EPA also established a 250-million-gallon “supplemental obligation” to the volumes finalized for 2022 and stated its intent to add another 250 million gallons in 2023, to address the remand of the 2014-’16 annual rule by the D.C. Circuit Court of Appeals in Americans for Clean Energy v. EPA.

The prepublication final RVO rule is available here.

EPA also proposed an alternative RIN retirement schedule for refineries to provide them with additional time and a broader range of RINs to comply with their 2020 RFS obligations. “EPA is proposing this alternative RIN retirement schedule because the agency has determined that there are extenuating circumstances specific to the 2020 compliance year, including a limited availability of RINs and the significant delay in EPA issuing its decisions on SRE petitions,” the agency stated. The proposed rule is available here.

EPA also announced the denial of 69 petitions from small refineries seeking small refinery exemptions (SREs) from RFS for compliance years 2016-’21.

“Consistent with the April 2022 Denial of Petitions for RFS Small Refinery Exemptions, the denials announced today apply EPA’s current interpretation of the Clean Air Act SRE provisions, consistent with a U.S. Court of Appeals for the Tenth Circuit holding in Renewable Fuels Association et al. v. EPA,” EPA stated. “The Tenth Circuit held that SREs may only be granted when a small refinery’s hardship is caused by compliance with the RFS program. After reviewing more than a decade of RFS market data, public comments on a proposal EPA issued in December, and confidential information submitted by petitioners, EPA concluded that none of the 69 SRE petitions demonstrated disproportionate economic hardship caused by compliance with the RFS program.”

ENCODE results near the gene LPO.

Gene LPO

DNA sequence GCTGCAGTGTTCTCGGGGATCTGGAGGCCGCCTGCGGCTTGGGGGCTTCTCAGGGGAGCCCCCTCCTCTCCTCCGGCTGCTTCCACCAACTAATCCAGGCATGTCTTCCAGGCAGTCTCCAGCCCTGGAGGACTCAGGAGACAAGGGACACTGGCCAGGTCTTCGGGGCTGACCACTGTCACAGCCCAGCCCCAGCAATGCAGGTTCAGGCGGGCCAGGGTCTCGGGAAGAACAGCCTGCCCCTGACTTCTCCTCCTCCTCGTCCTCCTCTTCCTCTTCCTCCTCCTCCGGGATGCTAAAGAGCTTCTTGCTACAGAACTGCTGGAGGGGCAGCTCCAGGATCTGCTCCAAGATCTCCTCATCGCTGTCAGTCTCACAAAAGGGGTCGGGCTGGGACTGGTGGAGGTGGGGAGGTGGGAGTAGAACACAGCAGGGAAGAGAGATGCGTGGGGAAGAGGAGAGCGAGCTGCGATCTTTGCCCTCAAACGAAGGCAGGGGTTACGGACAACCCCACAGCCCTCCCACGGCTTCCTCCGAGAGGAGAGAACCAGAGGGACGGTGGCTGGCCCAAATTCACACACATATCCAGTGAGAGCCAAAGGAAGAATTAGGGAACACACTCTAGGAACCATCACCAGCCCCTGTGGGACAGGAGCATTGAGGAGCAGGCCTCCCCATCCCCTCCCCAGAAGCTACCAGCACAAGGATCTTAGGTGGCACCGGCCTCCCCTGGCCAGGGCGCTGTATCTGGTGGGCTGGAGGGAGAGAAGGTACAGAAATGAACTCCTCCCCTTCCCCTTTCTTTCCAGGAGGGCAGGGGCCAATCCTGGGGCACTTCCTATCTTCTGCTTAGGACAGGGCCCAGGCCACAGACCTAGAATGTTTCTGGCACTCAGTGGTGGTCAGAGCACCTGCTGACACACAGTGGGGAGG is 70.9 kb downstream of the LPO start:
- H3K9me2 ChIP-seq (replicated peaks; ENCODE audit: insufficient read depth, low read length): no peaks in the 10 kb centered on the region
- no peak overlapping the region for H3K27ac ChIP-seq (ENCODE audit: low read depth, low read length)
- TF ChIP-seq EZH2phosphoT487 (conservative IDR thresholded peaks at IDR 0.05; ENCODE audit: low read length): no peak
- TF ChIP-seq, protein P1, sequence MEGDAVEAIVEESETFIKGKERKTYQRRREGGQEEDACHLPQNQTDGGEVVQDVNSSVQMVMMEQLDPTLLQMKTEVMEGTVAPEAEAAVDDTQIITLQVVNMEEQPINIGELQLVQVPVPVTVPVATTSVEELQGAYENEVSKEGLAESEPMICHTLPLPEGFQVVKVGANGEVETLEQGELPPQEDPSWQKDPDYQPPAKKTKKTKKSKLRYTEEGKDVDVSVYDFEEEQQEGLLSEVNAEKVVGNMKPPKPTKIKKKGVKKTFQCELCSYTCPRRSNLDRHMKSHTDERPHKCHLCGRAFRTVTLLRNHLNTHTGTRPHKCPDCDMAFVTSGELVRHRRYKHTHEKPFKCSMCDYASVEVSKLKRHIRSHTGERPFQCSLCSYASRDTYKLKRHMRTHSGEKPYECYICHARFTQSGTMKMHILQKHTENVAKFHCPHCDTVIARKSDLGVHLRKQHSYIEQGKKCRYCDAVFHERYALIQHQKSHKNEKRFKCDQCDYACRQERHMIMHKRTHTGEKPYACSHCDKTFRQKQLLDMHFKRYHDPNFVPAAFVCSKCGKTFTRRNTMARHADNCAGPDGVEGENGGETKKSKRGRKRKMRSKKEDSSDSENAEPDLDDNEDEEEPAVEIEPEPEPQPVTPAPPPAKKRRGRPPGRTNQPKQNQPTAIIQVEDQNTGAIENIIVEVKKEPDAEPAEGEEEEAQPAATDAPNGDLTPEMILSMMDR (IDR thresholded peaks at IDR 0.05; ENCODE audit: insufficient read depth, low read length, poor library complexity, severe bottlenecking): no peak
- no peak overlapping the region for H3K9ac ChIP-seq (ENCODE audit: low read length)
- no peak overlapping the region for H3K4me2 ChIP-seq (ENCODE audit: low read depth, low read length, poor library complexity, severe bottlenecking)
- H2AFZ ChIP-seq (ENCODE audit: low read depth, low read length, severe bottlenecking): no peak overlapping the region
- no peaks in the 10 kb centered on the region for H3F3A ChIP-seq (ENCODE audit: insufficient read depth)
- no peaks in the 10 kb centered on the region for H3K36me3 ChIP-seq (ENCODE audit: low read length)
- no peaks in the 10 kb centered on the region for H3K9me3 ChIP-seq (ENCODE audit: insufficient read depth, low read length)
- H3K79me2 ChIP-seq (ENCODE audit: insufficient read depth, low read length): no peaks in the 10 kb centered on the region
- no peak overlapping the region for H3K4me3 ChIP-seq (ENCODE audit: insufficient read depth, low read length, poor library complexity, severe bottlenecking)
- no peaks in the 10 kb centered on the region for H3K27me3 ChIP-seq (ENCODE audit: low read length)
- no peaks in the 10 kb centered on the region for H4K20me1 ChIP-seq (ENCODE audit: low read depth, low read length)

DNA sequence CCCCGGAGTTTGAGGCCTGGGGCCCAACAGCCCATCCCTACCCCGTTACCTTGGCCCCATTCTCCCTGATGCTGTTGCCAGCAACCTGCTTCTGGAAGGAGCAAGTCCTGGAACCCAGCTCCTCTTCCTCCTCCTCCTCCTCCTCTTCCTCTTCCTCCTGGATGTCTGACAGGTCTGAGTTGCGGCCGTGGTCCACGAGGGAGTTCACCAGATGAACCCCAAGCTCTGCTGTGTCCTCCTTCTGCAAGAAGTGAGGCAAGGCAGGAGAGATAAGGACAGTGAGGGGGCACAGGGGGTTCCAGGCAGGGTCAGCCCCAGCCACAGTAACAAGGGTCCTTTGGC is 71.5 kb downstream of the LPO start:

The agency continued, stating, “Concurrent with today’s announcement, EPA is also supplementing the April 2022 Alternative RFS Compliance Demonstration Approach for Certain Small Refineries to allow three small refineries to apply the alternative compliance approach to their RFS compliance obligations for 2016 and 2017. All small refineries covered by the June 2022 Alternative RFS Compliance Demonstration Approach for Certain Small Refineries may meet certain 2016, 2017, and/or 2018 compliance obligations without purchasing or redeeming additional RFS credits. EPA is granting this compliance flexibility because the agency has determined that there are extenuating circumstances specific to this set of petitions, including the fact that SRE petitions were previously granted.”

Kovarik said, “EPA’s denial of pending small refinery exemptions for 2019 through 2021 assures our industry that the volumes set today will be fully met, even with compliance flexibilities. This is an important first step in restoring integrity to the program.”

The last time EPA issued RFS final-rule volumes was December 2019 when then-President Donald Trump’s EPA kept the 2021 biobased diesel volumes at 2.43 billion gallons, the same as in 2020. In that final rule, EPA slightly increased the 2020 advanced biofuel volume from its proposed 5.04 billion ethanol-equivalent gallons to 5.09 billion, which the Biden administration just retroactively lowered.